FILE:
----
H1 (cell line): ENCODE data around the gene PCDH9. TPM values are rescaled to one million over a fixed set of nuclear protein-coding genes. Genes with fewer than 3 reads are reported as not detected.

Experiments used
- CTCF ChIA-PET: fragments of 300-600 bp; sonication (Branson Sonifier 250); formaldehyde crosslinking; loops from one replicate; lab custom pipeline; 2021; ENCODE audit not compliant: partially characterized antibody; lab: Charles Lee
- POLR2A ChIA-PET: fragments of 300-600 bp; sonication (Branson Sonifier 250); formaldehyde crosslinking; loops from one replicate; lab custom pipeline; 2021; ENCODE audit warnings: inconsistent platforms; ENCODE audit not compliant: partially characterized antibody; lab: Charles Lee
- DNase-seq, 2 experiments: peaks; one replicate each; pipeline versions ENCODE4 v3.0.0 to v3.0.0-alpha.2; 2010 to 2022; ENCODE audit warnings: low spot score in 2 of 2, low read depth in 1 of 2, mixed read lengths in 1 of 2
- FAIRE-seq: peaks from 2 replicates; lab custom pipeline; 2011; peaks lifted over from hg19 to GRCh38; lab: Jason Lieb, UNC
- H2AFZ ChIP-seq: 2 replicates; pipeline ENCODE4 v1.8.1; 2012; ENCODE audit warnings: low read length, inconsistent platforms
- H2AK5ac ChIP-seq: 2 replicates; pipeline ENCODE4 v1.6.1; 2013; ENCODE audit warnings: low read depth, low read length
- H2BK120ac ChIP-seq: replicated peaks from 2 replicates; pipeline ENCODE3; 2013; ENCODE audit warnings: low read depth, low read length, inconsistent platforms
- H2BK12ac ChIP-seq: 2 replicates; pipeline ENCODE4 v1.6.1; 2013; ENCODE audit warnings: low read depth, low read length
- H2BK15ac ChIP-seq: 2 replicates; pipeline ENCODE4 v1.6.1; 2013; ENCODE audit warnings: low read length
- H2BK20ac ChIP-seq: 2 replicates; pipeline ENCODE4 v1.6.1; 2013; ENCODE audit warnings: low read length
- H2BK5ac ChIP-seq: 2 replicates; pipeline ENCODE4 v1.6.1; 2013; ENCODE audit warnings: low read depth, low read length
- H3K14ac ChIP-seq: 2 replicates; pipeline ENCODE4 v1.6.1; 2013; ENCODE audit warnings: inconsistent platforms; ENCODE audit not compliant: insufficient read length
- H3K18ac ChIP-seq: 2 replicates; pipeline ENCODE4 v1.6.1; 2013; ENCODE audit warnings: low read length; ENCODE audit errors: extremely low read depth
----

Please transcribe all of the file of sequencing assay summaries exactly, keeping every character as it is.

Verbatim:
H1 (cell line): ENCODE data around the gene PCDH9. TPM values are rescaled to one million over a fixed set of nuclear protein-coding genes. Genes with fewer than 3 reads are reported as not detected.

Experiments used
- CTCF ChIA-PET: fragments of 300-600 bp; sonication (Branson Sonifier 250); formaldehyde crosslinking; loops from one replicate; lab custom pipeline; 2021; ENCODE audit not compliant: partially characterized antibody; lab: Charles Lee
- POLR2A ChIA-PET: fragments of 300-600 bp; sonication (Branson Sonifier 250); formaldehyde crosslinking; loops from one replicate; lab custom pipeline; 2021; ENCODE audit warnings: inconsistent platforms; ENCODE audit not compliant: partially characterized antibody; lab: Charles Lee
- DNase-seq, 2 experiments: peaks; one replicate each; pipeline versions ENCODE4 v3.0.0 to v3.0.0-alpha.2; 2010 to 2022; ENCODE audit warnings: low spot score in 2 of 2, low read depth in 1 of 2, mixed read lengths in 1 of 2
- FAIRE-seq: peaks from 2 replicates; lab custom pipeline; 2011; peaks lifted over from hg19 to GRCh38; lab: Jason Lieb, UNC
- H2AFZ ChIP-seq: 2 replicates; pipeline ENCODE4 v1.8.1; 2012; ENCODE audit warnings: low read length, inconsistent platforms
- H2AK5ac ChIP-seq: 2 replicates; pipeline ENCODE4 v1.6.1; 2013; ENCODE audit warnings: low read depth, low read length
- H2BK120ac ChIP-seq: replicated peaks from 2 replicates; pipeline ENCODE3; 2013; ENCODE audit warnings: low read depth, low read length, inconsistent platforms
- H2BK12ac ChIP-seq: 2 replicates; pipeline ENCODE4 v1.6.1; 2013; ENCODE audit warnings: low read depth, low read length
- H2BK15ac ChIP-seq: 2 replicates; pipeline ENCODE4 v1.6.1; 2013; ENCODE audit warnings: low read length
- H2BK20ac ChIP-seq: 2 replicates; pipeline ENCODE4 v1.6.1; 2013; ENCODE audit warnings: low read length
- H2BK5ac ChIP-seq: 2 replicates; pipeline ENCODE4 v1.6.1; 2013; ENCODE audit warnings: low read depth, low read length
- H3K14ac ChIP-seq: 2 replicates; pipeline ENCODE4 v1.6.1; 2013; ENCODE audit warnings: inconsistent platforms; ENCODE audit not compliant: insufficient read length
- H3K18ac ChIP-seq: 2 replicates; pipeline ENCODE4 v1.6.1; 2013; ENCODE audit warnings: low read length; ENCODE audit errors: extremely low read depth